18 Artists & Artisans, Indigenous Food & Traditional Drumming
4th Annual Indigenous & Ingenious promises another stellar Show & Sale
Toronto ON, Distinctly, uniquely Indigenous works by eighteen talented artists, artisans and designers will be showcased and available for sale in Toronto at Indigenous & Ingenious on November 17 & 18, 2018. The show will be open at 765 Queen Street East, just east of Broadview at the Ralph Thornton Centre, from 11:00 a.m. to 6:00 p.m. both days. Admission is $5.00 and everyone is welcome.
Featured artists, diverse in their artistic expressions, both traditional and contemporary, all have a commitment to excellence, pride in their Indigenous heritage, and enthusiasm about sharing their culture through their art.
Several of the artists are renowned internationally. Many have exhibited their work in solo and group shows, or fashion shows, or had work commissioned by collectors and corporations.
Indigenous & Ingenious is thrilled to welcome back some of the country’s top Indigenous artists including the acclaimed muralists and illustrators Chief Lady Bird and Aura, and well known multi-media artist Clayton Samuel Smith. Joining them will be beadwork artists Denise Aquash, Theresa Burning and Tammy Enosse, who also makes beautiful leather creations; stained glass art and jewellery artist Summer Faith Garcia, Jackie Esquimaux- Hamlin & Brian Hamlin and their original hand made beeswax candles, Haudenosaunee artisan Susan Hill, beadwork artist Skye Paul, Anishinawbe painterJoseph Sagaj, artist and writer Brian Wright-McLeod, jewellery artist Barb Nahwegahbow, and cedar bark weaver and textile artist J’net AyAy Qwa Yak Sheelth.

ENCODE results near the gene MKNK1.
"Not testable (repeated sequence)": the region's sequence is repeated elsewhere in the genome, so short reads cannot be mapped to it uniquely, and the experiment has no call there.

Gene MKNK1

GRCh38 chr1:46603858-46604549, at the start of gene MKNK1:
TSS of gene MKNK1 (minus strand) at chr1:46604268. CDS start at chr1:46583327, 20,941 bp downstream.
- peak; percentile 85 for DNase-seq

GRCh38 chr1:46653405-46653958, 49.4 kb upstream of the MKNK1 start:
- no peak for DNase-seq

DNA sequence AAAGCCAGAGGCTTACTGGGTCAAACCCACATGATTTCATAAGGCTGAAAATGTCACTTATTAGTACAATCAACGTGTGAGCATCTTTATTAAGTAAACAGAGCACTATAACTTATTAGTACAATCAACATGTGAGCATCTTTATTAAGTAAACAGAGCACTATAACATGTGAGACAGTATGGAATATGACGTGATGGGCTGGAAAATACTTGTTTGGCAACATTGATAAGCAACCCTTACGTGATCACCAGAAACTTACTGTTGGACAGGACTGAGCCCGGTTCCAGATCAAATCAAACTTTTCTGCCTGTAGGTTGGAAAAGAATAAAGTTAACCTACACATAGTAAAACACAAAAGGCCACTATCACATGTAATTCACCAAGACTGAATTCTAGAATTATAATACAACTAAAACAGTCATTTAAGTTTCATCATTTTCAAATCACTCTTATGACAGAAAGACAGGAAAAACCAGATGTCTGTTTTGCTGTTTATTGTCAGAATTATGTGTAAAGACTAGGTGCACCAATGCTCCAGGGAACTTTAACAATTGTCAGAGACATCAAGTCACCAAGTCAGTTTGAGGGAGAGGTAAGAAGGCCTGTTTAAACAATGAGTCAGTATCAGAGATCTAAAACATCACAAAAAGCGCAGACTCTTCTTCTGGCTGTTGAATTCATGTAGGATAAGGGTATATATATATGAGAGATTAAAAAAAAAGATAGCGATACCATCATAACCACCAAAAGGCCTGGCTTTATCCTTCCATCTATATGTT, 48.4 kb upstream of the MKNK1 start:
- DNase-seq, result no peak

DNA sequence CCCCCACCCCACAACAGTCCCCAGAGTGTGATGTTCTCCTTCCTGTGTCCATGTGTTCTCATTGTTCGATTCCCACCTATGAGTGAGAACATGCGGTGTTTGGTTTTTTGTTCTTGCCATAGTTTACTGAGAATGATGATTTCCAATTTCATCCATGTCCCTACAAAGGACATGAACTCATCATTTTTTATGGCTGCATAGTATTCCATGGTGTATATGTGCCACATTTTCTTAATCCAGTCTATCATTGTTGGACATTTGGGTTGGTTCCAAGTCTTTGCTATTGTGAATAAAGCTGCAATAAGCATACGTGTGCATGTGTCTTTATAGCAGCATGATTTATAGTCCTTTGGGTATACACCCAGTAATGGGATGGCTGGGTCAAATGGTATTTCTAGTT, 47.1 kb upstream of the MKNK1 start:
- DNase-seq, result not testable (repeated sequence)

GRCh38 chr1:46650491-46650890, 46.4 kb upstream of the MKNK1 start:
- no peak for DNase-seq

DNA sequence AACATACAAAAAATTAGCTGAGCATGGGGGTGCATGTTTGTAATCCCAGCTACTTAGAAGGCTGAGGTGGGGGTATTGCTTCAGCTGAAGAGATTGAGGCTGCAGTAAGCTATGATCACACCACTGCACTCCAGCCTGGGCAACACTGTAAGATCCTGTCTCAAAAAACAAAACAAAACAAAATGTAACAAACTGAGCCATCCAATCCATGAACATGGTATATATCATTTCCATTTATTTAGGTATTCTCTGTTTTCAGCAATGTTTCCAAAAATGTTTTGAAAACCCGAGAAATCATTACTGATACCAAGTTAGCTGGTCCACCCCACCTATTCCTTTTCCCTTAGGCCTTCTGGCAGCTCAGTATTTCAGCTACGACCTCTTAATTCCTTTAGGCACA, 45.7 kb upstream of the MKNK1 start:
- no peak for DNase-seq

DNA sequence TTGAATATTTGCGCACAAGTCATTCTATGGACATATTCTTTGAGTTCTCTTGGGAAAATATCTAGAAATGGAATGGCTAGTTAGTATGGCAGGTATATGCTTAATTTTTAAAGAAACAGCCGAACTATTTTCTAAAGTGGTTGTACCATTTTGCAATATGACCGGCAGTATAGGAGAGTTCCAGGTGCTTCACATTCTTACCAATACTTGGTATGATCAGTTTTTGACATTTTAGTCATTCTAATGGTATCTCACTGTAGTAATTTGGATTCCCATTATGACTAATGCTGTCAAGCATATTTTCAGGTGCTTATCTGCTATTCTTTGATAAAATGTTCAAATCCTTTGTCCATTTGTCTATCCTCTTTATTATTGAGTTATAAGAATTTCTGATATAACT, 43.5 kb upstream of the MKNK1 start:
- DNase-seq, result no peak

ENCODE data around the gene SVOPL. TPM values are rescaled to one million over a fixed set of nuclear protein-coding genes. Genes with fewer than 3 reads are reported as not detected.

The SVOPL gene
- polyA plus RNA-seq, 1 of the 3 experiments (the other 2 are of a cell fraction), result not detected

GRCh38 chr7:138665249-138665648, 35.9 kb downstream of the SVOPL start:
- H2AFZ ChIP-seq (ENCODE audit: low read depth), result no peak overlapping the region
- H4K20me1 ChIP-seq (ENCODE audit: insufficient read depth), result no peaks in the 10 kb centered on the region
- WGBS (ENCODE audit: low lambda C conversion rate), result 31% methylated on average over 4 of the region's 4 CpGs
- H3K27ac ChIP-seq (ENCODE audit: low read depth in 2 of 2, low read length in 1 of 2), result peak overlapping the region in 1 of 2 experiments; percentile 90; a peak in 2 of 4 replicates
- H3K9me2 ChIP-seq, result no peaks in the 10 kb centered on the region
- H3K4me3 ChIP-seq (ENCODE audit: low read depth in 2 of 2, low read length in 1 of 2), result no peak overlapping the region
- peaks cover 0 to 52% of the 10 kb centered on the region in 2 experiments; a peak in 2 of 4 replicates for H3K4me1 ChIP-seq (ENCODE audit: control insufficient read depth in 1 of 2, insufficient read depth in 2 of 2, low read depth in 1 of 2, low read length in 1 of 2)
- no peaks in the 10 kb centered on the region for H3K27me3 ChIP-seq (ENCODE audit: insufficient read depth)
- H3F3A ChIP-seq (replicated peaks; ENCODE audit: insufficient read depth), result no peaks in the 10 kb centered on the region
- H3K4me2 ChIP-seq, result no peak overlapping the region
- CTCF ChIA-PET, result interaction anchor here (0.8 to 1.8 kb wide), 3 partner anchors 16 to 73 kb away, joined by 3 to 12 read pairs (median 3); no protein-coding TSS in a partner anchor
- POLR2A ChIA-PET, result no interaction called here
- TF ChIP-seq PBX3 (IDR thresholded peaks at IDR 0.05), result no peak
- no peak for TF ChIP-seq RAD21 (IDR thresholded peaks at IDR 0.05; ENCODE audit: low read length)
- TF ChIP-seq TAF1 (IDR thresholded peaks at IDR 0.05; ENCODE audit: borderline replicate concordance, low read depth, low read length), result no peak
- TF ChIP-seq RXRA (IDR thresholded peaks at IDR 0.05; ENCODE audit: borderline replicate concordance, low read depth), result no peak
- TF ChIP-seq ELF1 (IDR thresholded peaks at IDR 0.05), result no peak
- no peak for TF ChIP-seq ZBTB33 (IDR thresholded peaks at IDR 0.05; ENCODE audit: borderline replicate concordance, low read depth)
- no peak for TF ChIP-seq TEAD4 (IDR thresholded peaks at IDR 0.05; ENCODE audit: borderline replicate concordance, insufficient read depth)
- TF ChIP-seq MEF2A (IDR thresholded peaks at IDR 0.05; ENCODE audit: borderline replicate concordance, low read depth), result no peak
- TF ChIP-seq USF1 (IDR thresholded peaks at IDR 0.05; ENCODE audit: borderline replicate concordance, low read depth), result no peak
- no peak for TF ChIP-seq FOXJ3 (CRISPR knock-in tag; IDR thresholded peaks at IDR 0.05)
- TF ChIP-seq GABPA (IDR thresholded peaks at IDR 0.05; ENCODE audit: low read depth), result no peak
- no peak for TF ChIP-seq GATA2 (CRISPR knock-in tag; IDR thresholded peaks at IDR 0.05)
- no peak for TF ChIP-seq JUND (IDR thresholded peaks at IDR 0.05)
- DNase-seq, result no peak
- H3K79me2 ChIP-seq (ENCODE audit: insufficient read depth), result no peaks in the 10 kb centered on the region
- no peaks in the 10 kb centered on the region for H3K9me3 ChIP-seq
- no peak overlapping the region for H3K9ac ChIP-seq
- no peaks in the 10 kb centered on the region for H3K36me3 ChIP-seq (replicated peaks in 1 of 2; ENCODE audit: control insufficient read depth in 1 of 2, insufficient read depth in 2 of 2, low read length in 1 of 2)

There are also several wonderful artists participating in the show for the first time this year, including abstract artist Mel Bartel, contemporary beaded jewellery maker Donna Morrison Seary, Keitha Keeshig-Tobias, a contemporary Indigenous Artist specializing in Dipped Pen & Ink, and carver and blacksmith Wesley Havill.
Indigenous & Ingenious is a celebration of who we are as Indigenous people. To put everyone in an Indigenous celebratory mood, Shandra Spears Bombay will share her gifts of traditional song and drumming on both Saturday and Sunday, at 12 noon, 2:00 pm and 4:00 pm.
To top it all off, Gail King from Beausoleil First Nation will be cooking up Indigenous food that is usually found on the Pow Wow trail which is where you usually find Gail. Indian Tacos, Scone Dogs, Wild Rice are some of the items she’ll have available at Indigenous & Ingenious.
The show is organized by jewellery artist and photographer Barb Nahwegahbow, founder of Indigenous & Ingenious. Barb is from the Anishnawbe nation.
For the fourth consecutive year, we are pleased that Metroland Media and Muskrat Magazine (on-line) are the community media partners for Indigenous & Ingenious.
Indigenous & Ingenious Show & Sale
November 17 & 18, 2018
11 AM to 6 PM
Performances by Shandra Spears Bombay: 12 noon, 2:00 pm and 4:00 pm.
Ralph Thornton Centre, 2nd Floor
765 Queen Street East, Toronto
Admission is $5.00
Aura (Monique Aura Bedard)